PHILOSOPHICAL STUDIES IN EDUCATION – 2008/Volume 39 25 plausible that they point to certain human psychological responses relating tofreedom and oppression. The slaveholders saw these peculiarities as “weak points” and exploited them in oppression, but such knowledge need not only benefit the captor. Emancipatory educators who understand these practices, for example, might know better what to avoid. In addition, it may be possible toreverse these tactics of oppression so that they promote freedom instead of constrict it. Although it is doubtless much more complicated than simplyreversing the methods (going to an opposite extreme, after all, might be just asoppressive in its own way), in what follows I will briefly explore what such atactical turnaround would look like.Second, it is important to ask whether the observations of Douglass arehistorically reliable. These tactics are not useful for our purposes if they aremostly fiction. The answer to this question appears to be that Douglass is adependable historical guide. Douglass’s original account has stood up toconsiderable scrutiny. Subsequent studies have shown Douglass to be accuratein his memory of names, places, and events.
There is room for caution,however, in attributing all of the “philosophy of slavery” found in the pages of Douglass’s narrative to Douglass himself. As Johnson reminds us, slavenarratives (particularly those of Douglass) were shaped to fit the needs of whiteantislavery groups; thus, authentic descriptions of slaveholder practices mayhave been distorted. Also, the narratives of Douglass and other escaped slavesoffer an incomplete sample of slavery. After all, these are the stories of menand women who achieved freedom and tend to emphasize exciting tales of escape. They do not dwell particularly on a slave’s everyday life. In spite of these difficulties, Johnson concludes, “The nineteenth century narrativesremain the best source for the history of enslaved people.”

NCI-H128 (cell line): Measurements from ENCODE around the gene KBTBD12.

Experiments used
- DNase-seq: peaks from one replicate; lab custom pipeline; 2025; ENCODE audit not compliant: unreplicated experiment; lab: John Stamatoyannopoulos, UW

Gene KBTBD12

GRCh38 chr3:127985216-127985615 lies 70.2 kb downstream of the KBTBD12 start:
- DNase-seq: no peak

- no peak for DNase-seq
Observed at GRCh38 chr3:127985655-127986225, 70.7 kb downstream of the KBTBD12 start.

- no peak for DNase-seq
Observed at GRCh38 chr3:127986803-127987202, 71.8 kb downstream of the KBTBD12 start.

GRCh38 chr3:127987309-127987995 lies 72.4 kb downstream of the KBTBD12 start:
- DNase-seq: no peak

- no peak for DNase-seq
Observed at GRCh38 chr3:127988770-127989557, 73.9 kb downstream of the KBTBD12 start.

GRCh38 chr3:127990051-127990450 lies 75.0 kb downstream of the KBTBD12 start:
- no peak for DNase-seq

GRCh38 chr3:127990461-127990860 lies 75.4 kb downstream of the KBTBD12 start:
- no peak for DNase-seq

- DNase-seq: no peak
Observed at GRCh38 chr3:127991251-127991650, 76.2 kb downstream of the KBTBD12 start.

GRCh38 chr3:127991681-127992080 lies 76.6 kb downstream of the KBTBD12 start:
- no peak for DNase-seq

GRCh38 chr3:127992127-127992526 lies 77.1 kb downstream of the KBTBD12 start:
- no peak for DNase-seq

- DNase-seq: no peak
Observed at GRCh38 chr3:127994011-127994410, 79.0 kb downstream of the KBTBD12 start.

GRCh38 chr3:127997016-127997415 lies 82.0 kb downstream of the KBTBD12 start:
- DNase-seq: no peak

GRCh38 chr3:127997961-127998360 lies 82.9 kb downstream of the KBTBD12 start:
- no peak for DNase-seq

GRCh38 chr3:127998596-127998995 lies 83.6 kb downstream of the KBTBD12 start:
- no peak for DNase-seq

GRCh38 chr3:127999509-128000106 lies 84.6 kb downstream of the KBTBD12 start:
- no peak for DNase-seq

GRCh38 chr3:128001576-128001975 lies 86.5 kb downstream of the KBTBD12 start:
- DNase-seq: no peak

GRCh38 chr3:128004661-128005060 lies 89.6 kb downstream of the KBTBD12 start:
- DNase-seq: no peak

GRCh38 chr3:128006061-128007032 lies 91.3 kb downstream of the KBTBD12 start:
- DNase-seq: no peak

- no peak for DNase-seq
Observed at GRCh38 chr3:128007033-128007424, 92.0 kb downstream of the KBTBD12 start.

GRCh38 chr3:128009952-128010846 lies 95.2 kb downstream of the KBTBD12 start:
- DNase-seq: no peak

It seems, then, thatwe are warranted in pressing forward with the task of using Douglass todescribe slaveholders’ educational philosophy.
Tactic One:Decrease the Slaves’ Confidence in Acting Freely
According to Douglass, slaveholders wanted slaves to feel uneasy withthoughts of freedom. During the holidays when the slaves were not working,Douglass saw the slaveholders actively encouraging their slaves to get drunk.With this observation, Douglass reconstructs the mind of the slaveholder:Thus, when the slave asks for virtuous freedom, the cunningslaveholder, knowing his ignorance, cheats him with a dose of vicious dissipation artfully labeled with the named of liberty.…Many of us were led to think that there was little tochoose between liberty and slavery.…So, when the holidays ended,we staggered up from the filth of our wallowing, took a deep breath, and marched to the field,
feeling, upon the whole, rather glad to go, from what our master had deceived us into a belief wasfreedom, back to the arms of slavery.…The mode here adopted to